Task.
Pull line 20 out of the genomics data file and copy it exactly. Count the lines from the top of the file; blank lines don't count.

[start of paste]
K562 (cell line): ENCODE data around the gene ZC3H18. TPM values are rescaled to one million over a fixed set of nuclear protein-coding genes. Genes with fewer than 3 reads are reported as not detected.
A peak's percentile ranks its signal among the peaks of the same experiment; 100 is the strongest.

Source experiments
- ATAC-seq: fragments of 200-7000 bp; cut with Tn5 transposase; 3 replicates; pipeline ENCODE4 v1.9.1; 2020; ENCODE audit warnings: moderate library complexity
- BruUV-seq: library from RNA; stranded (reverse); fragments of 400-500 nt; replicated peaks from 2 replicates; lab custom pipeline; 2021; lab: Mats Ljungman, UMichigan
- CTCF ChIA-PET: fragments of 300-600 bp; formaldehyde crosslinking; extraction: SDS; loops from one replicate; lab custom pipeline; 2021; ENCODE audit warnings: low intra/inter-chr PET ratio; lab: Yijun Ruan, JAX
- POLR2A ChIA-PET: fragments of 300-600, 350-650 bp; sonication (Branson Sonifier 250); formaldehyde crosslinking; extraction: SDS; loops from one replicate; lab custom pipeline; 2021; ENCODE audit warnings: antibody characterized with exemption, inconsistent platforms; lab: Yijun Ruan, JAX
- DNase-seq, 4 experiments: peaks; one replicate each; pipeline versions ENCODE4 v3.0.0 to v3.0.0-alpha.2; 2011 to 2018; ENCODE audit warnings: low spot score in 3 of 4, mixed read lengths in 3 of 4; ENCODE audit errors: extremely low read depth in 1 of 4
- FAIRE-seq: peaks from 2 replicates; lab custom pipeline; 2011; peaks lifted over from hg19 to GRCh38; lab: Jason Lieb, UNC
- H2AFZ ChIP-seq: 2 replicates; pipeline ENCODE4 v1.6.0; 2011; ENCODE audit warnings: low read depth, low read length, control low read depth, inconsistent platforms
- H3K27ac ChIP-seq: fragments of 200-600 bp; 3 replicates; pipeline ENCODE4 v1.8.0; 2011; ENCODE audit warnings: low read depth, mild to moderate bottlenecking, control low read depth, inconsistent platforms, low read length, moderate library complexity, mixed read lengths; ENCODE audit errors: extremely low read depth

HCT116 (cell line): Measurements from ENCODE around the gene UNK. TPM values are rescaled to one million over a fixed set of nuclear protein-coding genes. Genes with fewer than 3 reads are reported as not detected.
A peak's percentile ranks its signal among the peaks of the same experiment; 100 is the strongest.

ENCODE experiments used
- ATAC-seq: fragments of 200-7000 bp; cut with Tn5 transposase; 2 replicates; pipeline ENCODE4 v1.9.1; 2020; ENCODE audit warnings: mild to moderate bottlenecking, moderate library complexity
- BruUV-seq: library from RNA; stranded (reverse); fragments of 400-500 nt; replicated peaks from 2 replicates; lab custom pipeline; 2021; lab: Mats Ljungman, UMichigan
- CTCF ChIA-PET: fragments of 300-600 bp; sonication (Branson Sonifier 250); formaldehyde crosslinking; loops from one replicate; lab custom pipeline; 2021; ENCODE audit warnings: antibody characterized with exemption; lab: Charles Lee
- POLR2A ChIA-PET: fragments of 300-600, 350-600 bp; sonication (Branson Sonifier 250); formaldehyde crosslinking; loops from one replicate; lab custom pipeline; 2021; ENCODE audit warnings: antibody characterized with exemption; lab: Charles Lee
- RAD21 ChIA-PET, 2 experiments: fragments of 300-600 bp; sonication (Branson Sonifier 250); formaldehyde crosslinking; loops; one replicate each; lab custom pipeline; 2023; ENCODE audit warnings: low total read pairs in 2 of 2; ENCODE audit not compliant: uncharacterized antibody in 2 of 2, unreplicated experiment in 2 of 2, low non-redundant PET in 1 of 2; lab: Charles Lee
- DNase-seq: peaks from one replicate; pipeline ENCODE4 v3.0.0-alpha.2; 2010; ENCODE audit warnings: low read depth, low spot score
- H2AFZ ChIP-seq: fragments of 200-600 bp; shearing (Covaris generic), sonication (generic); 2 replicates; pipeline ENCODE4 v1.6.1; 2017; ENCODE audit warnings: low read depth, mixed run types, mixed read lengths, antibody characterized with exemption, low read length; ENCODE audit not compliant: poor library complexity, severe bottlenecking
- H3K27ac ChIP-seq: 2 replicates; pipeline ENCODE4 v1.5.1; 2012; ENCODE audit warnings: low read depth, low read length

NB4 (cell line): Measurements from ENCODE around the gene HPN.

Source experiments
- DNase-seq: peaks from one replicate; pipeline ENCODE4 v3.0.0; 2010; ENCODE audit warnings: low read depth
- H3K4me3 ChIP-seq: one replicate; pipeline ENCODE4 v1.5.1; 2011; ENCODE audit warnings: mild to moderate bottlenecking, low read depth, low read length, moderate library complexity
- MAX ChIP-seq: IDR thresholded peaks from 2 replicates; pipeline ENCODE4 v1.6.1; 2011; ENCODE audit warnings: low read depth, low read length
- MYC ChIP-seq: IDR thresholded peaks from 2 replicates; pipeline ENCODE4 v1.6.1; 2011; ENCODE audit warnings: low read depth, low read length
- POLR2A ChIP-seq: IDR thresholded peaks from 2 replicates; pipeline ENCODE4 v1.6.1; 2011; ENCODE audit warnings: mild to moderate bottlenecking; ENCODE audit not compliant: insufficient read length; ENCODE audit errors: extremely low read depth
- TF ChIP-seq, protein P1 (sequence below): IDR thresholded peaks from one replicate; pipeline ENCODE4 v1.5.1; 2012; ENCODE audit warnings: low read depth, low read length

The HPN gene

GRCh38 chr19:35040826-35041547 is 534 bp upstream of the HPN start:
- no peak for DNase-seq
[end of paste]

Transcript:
- DNase-seq: peaks from one replicate; pipeline ENCODE4 v3.0.0-alpha.2; 2010; ENCODE audit warnings: low read depth, low spot score